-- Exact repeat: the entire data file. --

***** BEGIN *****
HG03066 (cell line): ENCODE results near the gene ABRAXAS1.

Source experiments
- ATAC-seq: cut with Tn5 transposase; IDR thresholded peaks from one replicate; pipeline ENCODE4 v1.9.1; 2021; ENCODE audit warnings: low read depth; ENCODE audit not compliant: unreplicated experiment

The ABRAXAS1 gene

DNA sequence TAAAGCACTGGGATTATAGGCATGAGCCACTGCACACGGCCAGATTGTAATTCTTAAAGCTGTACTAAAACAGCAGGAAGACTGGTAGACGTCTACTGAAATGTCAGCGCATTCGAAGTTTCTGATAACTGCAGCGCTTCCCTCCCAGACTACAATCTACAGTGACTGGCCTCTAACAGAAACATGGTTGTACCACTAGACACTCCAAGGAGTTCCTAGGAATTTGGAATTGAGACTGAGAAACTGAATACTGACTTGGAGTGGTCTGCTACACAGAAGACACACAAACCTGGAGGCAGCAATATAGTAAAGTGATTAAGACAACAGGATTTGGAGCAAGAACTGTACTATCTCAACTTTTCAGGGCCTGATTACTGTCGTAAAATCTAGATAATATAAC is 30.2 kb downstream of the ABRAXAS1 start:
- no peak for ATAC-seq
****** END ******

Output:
HG03066 (cell line): ENCODE results near the gene ABRAXAS1.

Source experiments
- ATAC-seq: cut with Tn5 transposase; IDR thresholded peaks from one replicate; pipeline ENCODE4 v1.9.1; 2021; ENCODE audit warnings: low read depth; ENCODE audit not compliant: unreplicated experiment

The ABRAXAS1 gene

DNA sequence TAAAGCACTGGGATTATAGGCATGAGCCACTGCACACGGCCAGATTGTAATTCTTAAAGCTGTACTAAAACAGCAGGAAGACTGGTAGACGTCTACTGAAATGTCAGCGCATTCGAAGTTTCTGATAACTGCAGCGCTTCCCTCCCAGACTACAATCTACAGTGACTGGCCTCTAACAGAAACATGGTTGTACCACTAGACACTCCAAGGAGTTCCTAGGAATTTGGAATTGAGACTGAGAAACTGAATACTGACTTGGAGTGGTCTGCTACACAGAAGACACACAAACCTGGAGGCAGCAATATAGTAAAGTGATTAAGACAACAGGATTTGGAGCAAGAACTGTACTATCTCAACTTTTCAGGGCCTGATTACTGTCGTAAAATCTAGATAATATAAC is 30.2 kb downstream of the ABRAXAS1 start:
- no peak for ATAC-seq